Despite the calls to step down, Northam refused. Meanwhile, Virginia’s two other top Democratic leaders, Lt. Gov. Justin Fairfax and Attorney General Mark Herring flouted rape and blackface scandals of their own, respectively. (Northam, in a separate episode, also acknowledged using blackface while paying tribute to Michael Jackson.)
But a Washington Post poll (relying on dubious methodology) suggested that a majority of black Virginians continued to support Northam by a more than 20 percent margin over those who thought he should resign.
After taking to the sewers for a few weeks (i.e. literally using underground tunnels beneath the state capital of Richmond to stay out of sight), Northam resurfaced, declaring that he’d had an epiphany and would use the remaining three quarters of his term to pursue a much more aggressively radical agenda than what he ran on. One of his guiding texts, he said, would be Ta-Nehisi Coates’ “The Case for Reparations.”
Shortly thereafter, black activists in the state—including a Charlottesville city councilor largely credited with fomenting the tensions that resulted in the city’s tragic August 2017 demonstrations—moved to leverage the governor’s compromised position by making extreme, extortionist demands for policy and budgetary concessions.
Even those with little stake in the black cause—such as former Vice President Al Gore, whose father had helped filibuster the Civil Rights Act of 1964 for 74 days straight—pounced on the opportunity to invoke racism in a bid to prevent a fossil fuels pipeline, which would have created jobs in a historically black community, from passing through Virginia.
Northam’s only true lesson from it all seems to have been that playing for the “right” team—the one that panders to identity politics—with promises he is unprepared to keep (the state legislature still has a Republican majority) means taking no real responsibility for his actions.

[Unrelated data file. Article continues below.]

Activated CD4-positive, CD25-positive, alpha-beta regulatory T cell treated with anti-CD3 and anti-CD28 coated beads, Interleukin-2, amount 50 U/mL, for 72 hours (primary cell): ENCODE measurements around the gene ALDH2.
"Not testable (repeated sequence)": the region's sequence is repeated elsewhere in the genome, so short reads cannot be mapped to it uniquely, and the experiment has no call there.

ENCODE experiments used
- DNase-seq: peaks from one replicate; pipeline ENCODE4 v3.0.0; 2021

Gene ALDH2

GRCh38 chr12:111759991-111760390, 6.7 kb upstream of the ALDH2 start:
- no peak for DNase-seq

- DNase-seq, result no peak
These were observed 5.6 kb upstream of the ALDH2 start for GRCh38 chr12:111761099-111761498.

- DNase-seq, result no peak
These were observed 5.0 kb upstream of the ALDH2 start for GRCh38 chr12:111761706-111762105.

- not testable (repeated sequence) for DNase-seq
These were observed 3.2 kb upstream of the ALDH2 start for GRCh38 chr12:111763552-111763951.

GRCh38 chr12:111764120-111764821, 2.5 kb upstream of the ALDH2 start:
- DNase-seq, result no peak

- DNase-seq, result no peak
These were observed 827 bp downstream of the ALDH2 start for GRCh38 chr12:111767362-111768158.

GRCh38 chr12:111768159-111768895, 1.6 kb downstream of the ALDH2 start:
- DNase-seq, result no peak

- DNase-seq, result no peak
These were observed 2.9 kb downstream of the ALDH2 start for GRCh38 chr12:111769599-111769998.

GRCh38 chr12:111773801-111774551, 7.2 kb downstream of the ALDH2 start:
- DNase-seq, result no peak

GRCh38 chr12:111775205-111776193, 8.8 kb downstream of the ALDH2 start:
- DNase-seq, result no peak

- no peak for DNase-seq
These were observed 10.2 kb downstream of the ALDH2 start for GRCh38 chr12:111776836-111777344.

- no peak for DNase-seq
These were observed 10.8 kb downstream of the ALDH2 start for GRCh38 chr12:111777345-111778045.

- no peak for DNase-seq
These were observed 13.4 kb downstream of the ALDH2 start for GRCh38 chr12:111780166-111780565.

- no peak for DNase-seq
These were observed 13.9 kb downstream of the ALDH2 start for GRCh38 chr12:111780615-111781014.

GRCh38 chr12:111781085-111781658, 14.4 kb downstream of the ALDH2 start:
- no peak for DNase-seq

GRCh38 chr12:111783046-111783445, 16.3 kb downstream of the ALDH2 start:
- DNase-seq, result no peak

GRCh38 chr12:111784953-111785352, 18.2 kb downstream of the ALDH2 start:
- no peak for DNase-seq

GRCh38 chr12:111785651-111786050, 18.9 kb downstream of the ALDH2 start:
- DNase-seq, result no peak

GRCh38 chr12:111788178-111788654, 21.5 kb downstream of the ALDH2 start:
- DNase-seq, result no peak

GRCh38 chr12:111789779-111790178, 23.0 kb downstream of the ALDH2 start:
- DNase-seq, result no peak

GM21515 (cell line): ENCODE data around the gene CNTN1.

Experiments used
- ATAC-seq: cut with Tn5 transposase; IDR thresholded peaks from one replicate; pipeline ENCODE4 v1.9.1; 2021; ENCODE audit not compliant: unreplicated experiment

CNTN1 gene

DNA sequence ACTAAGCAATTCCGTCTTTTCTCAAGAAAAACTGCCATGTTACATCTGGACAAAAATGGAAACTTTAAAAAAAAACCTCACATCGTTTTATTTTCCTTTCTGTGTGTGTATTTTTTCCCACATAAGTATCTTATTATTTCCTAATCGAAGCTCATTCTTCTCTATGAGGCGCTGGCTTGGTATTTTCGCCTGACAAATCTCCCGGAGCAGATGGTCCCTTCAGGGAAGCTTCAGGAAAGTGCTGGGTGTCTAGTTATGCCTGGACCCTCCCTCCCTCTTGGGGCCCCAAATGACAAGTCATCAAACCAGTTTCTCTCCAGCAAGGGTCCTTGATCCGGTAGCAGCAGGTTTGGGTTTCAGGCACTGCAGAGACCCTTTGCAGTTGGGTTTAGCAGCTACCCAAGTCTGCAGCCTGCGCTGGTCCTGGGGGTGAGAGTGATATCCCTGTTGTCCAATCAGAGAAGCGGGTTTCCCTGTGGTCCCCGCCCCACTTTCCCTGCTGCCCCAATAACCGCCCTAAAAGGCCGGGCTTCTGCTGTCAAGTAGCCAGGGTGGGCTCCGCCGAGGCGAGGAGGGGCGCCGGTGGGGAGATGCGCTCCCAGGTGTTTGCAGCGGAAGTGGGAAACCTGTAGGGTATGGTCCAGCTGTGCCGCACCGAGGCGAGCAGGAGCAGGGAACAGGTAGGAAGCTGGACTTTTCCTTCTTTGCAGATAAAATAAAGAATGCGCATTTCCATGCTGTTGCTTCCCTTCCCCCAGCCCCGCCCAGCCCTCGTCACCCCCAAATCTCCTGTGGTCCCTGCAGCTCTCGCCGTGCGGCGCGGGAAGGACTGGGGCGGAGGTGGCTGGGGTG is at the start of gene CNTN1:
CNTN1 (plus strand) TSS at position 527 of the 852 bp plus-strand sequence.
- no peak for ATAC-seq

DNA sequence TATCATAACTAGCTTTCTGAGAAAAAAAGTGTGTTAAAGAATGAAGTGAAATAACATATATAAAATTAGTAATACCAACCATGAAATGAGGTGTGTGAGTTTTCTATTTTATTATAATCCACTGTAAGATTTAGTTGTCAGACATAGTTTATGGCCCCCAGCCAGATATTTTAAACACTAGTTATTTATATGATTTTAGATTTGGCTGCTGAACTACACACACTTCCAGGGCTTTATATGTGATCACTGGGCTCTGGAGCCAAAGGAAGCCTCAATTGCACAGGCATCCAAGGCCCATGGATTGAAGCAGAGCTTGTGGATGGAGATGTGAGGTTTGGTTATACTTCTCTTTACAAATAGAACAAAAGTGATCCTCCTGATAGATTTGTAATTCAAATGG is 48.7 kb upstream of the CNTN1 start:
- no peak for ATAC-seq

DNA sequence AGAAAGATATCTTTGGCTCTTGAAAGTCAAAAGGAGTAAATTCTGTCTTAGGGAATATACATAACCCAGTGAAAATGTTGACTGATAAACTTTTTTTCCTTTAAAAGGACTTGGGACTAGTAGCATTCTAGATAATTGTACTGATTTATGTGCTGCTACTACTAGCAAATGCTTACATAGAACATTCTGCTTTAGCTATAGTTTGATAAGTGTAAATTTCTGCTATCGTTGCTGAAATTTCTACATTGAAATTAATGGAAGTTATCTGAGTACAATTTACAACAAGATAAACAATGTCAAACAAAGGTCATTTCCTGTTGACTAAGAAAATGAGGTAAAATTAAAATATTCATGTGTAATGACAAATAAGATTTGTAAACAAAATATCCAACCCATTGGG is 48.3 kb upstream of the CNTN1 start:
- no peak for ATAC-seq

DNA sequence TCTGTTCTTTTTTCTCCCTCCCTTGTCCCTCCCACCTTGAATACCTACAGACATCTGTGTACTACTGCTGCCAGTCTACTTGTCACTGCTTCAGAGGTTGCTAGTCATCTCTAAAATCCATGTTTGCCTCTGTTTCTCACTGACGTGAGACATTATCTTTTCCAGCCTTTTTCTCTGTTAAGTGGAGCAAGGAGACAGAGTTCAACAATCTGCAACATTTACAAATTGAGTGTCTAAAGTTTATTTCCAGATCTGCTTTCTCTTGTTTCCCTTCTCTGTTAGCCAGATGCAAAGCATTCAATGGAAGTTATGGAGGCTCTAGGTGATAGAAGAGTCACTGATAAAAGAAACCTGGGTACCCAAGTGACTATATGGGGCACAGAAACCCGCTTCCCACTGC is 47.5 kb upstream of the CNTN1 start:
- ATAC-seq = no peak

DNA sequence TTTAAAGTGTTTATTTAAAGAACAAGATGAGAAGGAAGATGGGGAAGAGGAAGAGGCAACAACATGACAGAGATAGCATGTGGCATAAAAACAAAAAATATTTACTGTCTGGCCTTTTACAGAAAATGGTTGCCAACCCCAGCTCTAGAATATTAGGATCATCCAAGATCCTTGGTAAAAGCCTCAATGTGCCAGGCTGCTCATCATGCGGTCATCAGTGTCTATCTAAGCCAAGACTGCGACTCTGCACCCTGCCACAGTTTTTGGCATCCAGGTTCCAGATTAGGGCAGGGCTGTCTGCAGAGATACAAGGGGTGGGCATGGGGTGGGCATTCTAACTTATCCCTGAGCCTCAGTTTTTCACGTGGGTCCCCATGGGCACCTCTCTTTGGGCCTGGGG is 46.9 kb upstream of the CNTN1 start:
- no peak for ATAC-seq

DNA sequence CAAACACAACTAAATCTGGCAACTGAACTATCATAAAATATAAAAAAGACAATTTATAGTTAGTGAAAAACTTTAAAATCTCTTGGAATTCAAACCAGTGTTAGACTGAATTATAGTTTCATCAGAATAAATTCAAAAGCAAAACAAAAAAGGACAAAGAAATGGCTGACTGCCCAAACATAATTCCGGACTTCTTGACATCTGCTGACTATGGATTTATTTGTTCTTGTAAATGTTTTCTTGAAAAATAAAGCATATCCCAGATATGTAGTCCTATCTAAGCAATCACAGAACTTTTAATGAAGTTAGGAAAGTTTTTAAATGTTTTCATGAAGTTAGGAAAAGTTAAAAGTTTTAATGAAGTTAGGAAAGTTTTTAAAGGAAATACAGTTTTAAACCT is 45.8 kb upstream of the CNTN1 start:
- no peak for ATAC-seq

The Roots of Plantation Paternalism
Last week, Northam’s wife, Pamela, was criticized for insensitivity after passing out cotton to black teenagers during an educational tour of the governor’s mansion.
At the same time, Spectator USA‘s J. Arthur Bloom reported that the governor’s family had owned a staggering 84 slaves at least, with three of his four grandparental lines coming from slaveholders.
A preview, perhaps, of what was to come, Northam, during his run for governor, gaslighted the public about his ancestry by pleading ignorance in the face of indisputable evidence, claiming he only learned about it in 2017.
“In all three cases, the Northam descendant a generation below the owner listed in the census records—Northam’s great-grandparents—probably would have grown up around their father’s slaves also,” wrote Bloom. “Is it really plausible that the family did not talk about any of this before 2017?”
In one case, Jethro Riddick Franklin, a maternal great-great-grandparent of the governor’s, owned 29 slaves—more than half of whom were children as young as 3—according to the 1860 census.
Another of Northam’s great-grandfathers, in fact, was a white-supremacist militant.
“Nobody thinks Northam must be blamed for his ancestral sins, but it’s worth asking: does he know that his great-grandfather was a violent supremacist?” said Bloom. “Did that affect his decision as a boy [in his senior year of medical school] to apparently stand either in blackface or a KKK robe?”
However, if Northam, himself, is declaring that the taxpayers in his state and elsewhere in the country must be held accountable for the sins of the past, it’s also worth asking how much he personally should be on the line for.